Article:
In all the goals where we have had significant success, the key has been our ability to communicate and articulate the goals in simple, easily understandable ways to decision-makers and leaders; to demonstrate convincingly how the goals are achievable in their political or official lifetime; how the goals can be pursued without emptying the state coffers; what political, tactical, moral benefits it would bring to them, and what international support and recognition can be brought to bear. In some cases, attracting the support of the private sector has been useful. In all cases, invoking publicity by the media has been vital.

In goals where we have faltered, we have failed to articulate them and position them in a convincing manner.

Many of us recall the inspiring manner in which the late Jim Grant of UNICEF used to convince leaders, great or small, to pursue goals that at first seemed impossible, but were made impossible not to pursue. Our incoming SCN chair, Mr. Ngongi, referred to such an example that occurred at a meeting some years ago of Central American presidents for universal salt iodization.

Sometimes, in nutrition, we are more concerned about being scientifically correct than programmatically effective. We wish to do the right thing, but don’t do it right.

Now, ten years after the World Summit for Children, we at UNICEF are embarking on developing a new agenda for children in the next decade. In this new agenda, Early Childhood Care, Survival, Growth and Development, with nutrition as a vital element, will be a core component. I would like to invite the nutrition community to suggest - as you had done ten years ago and as the SCN has done over the past quarter century - a new set of goals, targets and strategies around which we could try to mobilize political leaders, corporate leaders, civil society organizations and the media.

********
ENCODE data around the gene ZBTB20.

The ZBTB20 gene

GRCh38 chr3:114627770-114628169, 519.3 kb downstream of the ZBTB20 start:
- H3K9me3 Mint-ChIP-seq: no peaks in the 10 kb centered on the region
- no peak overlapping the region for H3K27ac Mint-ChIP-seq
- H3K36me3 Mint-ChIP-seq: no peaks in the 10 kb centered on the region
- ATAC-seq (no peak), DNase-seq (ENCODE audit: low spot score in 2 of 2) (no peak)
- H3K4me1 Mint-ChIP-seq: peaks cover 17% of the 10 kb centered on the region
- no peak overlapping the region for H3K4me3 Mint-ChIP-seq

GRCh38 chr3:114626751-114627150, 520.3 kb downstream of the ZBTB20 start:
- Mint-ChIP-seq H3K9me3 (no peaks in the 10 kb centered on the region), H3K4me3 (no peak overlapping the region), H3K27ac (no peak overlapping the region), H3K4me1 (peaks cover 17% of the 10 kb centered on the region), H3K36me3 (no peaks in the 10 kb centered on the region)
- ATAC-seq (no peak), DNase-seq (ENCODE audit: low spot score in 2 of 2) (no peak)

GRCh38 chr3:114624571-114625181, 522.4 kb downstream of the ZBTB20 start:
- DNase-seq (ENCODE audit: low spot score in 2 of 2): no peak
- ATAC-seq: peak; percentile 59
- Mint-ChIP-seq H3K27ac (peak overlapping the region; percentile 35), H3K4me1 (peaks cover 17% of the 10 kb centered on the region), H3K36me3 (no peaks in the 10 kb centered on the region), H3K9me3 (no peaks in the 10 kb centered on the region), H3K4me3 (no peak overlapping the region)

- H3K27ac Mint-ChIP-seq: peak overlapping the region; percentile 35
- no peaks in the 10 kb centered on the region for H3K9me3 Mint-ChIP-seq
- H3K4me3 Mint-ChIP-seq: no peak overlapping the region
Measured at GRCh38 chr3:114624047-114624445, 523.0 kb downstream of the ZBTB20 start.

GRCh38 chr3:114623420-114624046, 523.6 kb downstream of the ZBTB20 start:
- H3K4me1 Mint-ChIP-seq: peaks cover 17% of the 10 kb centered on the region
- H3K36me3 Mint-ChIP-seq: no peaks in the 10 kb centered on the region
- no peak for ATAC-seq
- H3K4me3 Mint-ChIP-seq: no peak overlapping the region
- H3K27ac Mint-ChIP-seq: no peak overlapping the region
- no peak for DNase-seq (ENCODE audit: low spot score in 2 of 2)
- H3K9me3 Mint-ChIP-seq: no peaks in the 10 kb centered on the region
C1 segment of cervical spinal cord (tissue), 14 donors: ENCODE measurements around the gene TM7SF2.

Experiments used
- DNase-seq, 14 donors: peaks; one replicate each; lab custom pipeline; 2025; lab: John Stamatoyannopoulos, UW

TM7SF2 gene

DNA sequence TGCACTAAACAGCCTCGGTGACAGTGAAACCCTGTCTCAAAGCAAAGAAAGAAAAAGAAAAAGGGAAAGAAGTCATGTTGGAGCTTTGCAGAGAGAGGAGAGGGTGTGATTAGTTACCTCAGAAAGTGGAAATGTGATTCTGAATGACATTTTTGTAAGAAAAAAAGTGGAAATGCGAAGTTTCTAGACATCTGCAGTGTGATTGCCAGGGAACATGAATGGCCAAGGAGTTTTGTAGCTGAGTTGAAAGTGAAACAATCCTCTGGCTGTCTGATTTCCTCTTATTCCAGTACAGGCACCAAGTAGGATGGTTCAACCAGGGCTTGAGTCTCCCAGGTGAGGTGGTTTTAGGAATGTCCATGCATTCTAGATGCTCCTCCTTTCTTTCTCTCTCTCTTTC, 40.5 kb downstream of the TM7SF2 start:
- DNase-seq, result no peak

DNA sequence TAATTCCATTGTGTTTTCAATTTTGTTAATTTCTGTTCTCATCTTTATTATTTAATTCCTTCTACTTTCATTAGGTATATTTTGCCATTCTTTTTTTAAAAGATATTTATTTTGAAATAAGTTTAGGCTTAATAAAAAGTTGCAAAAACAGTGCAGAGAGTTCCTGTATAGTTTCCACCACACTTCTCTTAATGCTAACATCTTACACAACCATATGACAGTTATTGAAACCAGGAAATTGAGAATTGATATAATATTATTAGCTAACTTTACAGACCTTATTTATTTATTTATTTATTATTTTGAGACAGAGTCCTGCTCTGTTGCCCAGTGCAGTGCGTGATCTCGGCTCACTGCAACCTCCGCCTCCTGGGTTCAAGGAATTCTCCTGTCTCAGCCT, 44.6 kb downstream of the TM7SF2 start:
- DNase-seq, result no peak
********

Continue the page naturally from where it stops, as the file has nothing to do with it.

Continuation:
Let me pose a couple of questions on whose feasibility we would appreciate your advice. Yesterday, at a meeting on early childhood care and development, World Bank Vice-President Eduardo Doryan spoke about how child growth might be made a proxy indicator for poverty reduction. For over two decades, we have known the value, the sensitivity of child growth as the best measure of child nutrition. Yet growth monitoring has not quite gone to scale except in a few countries.

Can we now take up this subject and try to nail child growth as the gold standard for measuring the success of development efforts? Both the Fourth Report and the Commission Report emphasize that where child growth has been monitored at community level in combination with guidance and support for parents, child malnutrition rates have declined more rapidly. Can we make child growth monitoring and promotion a new political imperative?

When the World Bank and IMF missions visit countries, they always ask questions about a variety of economic indicators - on GDP growth rates, inflation rates, balance of payments. What if the Bank missions were to make a practice of also asking about the status of GMP - growth monitoring and promotion, or child growth rates?

Richard Jolly has been the architect of the wonderful Human Development Report for some four to five years. But I am not sure that we have ever really made a case that child development is the foundation of human development, that the most important growth indicator is that of growth of the foetus in the womb and of the baby under two years of age. If development is about empowering people, then empowering mothers, families and communities to monitor the most important growth indicator would seem to merit high development priority.

As nothing succeeds like success, can we now envisage double fortification of salt - adding iron to combat anaemia? How wonderful it would be if we could transform our most spectacular failure of the past decade - not making a real dent in the world’s most prevalent micronutrient malnutrition, anaemia - as the new decade’s most spectacular success. Fortification might not be the only answer. Perhaps there are other approaches as well. But surely, this ought to be feasible if we put our minds to it.